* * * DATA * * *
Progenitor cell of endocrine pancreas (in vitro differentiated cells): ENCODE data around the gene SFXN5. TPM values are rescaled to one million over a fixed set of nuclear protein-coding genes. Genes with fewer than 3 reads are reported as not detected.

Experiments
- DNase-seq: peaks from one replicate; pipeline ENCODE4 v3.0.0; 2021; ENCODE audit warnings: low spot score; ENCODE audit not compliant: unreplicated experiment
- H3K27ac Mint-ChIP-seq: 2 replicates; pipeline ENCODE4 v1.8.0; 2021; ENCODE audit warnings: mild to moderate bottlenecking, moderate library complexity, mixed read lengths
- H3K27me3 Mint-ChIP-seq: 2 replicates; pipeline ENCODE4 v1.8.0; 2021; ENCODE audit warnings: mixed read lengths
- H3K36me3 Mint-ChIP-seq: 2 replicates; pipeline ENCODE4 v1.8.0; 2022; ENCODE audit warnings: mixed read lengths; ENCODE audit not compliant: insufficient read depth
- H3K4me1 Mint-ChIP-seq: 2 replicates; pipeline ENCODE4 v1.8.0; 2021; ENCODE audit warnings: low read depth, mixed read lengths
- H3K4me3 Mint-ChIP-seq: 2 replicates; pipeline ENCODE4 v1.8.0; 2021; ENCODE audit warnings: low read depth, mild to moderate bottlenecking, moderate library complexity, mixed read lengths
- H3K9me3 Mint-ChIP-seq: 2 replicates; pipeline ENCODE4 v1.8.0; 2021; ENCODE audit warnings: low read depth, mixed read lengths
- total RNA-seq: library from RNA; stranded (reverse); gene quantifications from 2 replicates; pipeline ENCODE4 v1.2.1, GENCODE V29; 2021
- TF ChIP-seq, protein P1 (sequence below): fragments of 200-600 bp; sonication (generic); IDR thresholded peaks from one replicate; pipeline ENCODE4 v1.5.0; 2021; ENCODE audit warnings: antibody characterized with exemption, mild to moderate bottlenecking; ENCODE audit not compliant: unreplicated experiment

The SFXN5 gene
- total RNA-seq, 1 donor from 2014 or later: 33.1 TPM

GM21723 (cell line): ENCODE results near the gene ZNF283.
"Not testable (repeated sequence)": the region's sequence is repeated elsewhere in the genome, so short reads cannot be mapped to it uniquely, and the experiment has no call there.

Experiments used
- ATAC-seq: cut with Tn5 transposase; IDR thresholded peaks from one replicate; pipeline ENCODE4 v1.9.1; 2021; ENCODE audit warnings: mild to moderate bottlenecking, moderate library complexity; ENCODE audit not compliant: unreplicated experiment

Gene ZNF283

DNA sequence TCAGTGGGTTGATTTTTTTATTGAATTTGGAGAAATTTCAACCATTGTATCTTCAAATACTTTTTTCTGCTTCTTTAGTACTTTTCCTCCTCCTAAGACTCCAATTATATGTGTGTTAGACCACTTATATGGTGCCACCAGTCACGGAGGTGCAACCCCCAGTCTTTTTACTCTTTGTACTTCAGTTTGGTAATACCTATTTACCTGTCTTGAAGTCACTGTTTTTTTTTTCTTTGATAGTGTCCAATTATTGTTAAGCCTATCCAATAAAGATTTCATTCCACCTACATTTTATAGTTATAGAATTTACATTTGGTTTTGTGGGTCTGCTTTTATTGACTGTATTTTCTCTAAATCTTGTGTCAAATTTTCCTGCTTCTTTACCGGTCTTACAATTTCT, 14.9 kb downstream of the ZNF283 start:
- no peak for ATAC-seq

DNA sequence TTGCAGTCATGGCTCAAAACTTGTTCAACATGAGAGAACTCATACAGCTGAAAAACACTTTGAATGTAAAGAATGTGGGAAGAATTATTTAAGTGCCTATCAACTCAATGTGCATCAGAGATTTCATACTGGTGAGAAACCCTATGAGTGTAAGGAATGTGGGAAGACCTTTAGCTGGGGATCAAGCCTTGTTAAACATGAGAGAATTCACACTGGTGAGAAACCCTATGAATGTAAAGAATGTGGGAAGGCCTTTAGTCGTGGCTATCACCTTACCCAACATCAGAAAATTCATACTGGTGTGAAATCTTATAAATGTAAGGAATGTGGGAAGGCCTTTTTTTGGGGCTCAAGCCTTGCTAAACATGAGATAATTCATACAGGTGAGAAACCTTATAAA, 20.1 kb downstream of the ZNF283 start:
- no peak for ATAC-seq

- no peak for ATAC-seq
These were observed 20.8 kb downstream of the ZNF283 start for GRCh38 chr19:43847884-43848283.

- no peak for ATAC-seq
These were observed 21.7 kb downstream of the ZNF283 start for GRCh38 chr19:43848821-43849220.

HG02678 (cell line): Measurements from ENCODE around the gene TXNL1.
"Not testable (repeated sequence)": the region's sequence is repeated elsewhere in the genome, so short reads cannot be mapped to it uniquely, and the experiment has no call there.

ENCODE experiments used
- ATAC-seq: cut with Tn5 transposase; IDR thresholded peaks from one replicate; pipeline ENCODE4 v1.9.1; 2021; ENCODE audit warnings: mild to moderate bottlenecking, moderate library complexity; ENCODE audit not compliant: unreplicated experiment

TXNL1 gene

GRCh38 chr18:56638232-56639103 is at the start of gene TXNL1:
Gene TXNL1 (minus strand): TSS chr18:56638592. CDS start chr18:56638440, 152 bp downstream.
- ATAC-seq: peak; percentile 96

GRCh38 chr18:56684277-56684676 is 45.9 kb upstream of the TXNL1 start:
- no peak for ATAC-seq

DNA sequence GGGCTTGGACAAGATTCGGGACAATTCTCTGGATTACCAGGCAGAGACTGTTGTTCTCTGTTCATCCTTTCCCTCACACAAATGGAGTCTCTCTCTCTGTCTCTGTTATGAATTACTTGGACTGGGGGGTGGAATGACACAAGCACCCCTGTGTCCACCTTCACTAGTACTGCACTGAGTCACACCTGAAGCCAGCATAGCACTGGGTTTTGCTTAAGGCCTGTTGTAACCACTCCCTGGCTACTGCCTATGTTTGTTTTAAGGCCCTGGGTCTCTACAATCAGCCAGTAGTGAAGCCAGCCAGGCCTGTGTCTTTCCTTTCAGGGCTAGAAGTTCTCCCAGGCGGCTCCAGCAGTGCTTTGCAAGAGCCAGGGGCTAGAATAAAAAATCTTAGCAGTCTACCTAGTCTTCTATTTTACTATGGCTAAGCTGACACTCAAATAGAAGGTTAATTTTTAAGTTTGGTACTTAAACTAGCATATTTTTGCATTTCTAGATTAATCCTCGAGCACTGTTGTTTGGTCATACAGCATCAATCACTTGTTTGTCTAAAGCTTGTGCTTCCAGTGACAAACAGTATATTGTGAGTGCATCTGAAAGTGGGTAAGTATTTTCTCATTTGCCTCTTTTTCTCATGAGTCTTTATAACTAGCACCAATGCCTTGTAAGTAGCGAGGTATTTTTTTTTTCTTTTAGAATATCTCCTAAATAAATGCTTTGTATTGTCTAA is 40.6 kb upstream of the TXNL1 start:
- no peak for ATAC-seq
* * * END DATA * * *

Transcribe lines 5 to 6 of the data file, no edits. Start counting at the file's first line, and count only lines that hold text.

- H3K27me3 Mint-ChIP-seq: 2 replicates; pipeline ENCODE4 v1.8.0; 2021; ENCODE audit warnings: mixed read lengths
- H3K36me3 Mint-ChIP-seq: 2 replicates; pipeline ENCODE4 v1.8.0; 2022; ENCODE audit warnings: mixed read lengths; ENCODE audit not compliant: insufficient read depth